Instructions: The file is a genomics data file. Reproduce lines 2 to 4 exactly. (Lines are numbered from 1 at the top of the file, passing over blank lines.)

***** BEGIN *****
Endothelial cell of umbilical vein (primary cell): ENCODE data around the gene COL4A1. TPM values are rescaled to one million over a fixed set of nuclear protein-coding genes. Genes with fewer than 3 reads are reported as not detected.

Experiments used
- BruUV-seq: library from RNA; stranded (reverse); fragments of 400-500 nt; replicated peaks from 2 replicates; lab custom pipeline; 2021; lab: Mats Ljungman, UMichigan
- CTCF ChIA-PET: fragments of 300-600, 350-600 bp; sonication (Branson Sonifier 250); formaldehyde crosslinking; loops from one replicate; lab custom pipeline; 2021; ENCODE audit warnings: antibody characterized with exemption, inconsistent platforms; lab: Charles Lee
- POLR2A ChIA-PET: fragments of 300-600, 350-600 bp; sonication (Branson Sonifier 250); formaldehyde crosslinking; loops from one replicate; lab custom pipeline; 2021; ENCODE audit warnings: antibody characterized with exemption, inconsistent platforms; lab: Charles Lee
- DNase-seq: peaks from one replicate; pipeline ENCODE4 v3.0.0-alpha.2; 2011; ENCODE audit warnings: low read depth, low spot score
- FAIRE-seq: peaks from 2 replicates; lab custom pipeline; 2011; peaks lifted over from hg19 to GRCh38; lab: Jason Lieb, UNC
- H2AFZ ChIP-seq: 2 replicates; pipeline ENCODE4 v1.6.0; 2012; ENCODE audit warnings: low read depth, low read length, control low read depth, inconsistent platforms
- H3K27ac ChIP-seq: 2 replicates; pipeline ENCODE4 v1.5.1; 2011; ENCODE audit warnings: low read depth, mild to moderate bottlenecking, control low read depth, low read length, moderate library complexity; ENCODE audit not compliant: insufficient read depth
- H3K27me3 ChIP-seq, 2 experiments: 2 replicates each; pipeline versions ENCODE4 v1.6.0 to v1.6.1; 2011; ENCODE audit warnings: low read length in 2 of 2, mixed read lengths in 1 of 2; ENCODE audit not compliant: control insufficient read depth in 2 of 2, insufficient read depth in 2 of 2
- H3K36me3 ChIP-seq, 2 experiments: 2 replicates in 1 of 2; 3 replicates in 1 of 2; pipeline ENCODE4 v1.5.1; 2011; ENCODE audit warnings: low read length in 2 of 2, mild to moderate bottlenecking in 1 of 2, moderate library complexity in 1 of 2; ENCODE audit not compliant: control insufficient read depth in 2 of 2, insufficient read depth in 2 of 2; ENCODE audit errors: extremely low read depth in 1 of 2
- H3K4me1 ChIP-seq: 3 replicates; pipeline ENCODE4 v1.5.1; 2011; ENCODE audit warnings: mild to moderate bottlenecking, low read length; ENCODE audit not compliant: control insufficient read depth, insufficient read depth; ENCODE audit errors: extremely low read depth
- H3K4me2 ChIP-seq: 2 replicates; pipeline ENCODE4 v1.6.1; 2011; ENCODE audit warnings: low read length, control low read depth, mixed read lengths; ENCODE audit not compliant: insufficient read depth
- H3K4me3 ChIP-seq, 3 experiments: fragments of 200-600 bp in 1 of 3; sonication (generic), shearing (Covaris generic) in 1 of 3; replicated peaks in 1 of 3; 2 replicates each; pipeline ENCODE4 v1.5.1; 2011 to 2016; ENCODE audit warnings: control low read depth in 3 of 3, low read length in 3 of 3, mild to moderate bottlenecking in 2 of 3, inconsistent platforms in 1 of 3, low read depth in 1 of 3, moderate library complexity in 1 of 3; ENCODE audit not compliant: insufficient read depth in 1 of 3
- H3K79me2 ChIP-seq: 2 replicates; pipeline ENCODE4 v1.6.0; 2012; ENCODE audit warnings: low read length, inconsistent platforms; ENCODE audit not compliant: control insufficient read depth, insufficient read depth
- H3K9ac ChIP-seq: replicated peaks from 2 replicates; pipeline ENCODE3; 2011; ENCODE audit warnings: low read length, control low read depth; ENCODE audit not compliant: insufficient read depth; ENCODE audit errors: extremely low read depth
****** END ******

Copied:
Experiments used
- BruUV-seq: library from RNA; stranded (reverse); fragments of 400-500 nt; replicated peaks from 2 replicates; lab custom pipeline; 2021; lab: Mats Ljungman, UMichigan
- CTCF ChIA-PET: fragments of 300-600, 350-600 bp; sonication (Branson Sonifier 250); formaldehyde crosslinking; loops from one replicate; lab custom pipeline; 2021; ENCODE audit warnings: antibody characterized with exemption, inconsistent platforms; lab: Charles Lee